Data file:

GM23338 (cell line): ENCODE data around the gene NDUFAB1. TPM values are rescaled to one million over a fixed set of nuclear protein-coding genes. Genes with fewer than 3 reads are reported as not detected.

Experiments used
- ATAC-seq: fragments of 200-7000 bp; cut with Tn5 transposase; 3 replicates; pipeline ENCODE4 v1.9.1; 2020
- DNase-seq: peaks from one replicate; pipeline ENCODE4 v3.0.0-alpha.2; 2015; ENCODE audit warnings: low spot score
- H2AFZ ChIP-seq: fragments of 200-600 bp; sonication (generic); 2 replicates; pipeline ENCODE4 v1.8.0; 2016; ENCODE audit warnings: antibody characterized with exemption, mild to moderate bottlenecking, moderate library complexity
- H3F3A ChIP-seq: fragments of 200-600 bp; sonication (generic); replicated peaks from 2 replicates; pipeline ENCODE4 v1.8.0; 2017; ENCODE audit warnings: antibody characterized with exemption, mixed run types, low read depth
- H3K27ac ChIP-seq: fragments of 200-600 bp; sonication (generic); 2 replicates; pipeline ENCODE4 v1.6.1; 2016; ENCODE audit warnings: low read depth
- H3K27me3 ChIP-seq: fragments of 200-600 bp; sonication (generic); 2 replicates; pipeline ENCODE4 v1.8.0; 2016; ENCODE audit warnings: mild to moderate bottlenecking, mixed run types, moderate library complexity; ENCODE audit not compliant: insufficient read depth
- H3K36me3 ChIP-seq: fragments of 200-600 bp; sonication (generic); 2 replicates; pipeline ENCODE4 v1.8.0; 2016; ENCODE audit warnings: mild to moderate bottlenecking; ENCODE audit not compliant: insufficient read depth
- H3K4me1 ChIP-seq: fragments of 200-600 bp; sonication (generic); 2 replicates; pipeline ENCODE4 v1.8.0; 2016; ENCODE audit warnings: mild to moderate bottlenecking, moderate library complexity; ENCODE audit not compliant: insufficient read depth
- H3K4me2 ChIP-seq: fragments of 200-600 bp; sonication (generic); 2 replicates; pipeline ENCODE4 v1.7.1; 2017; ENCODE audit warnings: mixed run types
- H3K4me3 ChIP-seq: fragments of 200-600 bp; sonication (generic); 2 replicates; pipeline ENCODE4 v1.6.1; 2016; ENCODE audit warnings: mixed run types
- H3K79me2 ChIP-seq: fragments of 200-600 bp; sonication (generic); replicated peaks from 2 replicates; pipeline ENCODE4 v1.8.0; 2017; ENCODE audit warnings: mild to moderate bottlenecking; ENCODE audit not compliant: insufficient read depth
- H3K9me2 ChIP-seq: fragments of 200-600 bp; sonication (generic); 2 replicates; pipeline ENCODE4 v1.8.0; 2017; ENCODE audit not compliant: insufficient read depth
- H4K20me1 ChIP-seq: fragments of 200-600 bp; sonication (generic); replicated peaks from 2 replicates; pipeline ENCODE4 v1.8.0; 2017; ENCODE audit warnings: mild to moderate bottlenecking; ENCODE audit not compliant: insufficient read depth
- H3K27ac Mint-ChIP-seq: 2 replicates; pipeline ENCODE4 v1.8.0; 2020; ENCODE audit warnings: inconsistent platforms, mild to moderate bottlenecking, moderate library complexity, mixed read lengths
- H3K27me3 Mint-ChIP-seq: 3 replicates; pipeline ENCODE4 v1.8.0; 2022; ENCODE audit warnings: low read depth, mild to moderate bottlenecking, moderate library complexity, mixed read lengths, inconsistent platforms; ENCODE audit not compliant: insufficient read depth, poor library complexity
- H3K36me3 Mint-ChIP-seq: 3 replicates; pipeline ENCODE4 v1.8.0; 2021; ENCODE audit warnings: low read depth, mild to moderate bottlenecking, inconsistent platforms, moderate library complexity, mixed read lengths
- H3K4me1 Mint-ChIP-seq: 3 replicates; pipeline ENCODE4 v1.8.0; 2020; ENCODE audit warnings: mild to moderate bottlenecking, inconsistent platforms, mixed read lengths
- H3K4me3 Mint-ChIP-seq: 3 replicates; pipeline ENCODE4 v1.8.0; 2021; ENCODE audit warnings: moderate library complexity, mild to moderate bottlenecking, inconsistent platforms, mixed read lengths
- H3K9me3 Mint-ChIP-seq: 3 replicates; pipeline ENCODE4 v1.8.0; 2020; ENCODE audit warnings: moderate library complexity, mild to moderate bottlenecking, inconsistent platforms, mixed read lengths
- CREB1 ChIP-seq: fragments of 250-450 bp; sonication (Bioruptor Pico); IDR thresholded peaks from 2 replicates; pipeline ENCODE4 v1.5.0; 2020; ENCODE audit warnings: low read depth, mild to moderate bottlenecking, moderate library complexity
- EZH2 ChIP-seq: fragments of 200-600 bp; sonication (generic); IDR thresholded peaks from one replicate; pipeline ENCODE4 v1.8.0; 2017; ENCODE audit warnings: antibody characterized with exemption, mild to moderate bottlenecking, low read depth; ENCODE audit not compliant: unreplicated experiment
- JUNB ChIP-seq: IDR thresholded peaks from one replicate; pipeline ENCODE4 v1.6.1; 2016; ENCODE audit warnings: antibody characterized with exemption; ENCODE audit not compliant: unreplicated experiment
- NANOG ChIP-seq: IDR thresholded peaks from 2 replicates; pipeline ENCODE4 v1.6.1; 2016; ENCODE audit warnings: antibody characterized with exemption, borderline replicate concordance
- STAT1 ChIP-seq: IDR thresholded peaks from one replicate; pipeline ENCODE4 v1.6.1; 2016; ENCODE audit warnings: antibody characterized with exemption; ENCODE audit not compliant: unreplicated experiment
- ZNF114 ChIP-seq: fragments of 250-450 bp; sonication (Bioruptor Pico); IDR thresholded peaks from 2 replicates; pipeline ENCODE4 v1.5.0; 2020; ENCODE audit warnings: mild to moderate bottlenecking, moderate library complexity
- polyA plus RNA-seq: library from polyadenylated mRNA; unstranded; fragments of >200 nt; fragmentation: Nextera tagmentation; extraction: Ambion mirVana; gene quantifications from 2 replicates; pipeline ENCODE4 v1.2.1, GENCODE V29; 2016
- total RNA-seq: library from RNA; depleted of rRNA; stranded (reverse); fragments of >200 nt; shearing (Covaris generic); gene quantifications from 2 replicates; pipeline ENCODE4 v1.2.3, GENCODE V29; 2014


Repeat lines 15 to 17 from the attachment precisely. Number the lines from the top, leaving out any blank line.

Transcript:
- H4K20me1 ChIP-seq: fragments of 200-600 bp; sonication (generic); replicated peaks from 2 replicates; pipeline ENCODE4 v1.8.0; 2017; ENCODE audit warnings: mild to moderate bottlenecking; ENCODE audit not compliant: insufficient read depth
- H3K27ac Mint-ChIP-seq: 2 replicates; pipeline ENCODE4 v1.8.0; 2020; ENCODE audit warnings: inconsistent platforms, mild to moderate bottlenecking, moderate library complexity, mixed read lengths
- H3K27me3 Mint-ChIP-seq: 3 replicates; pipeline ENCODE4 v1.8.0; 2022; ENCODE audit warnings: low read depth, mild to moderate bottlenecking, moderate library complexity, mixed read lengths, inconsistent platforms; ENCODE audit not compliant: insufficient read depth, poor library complexity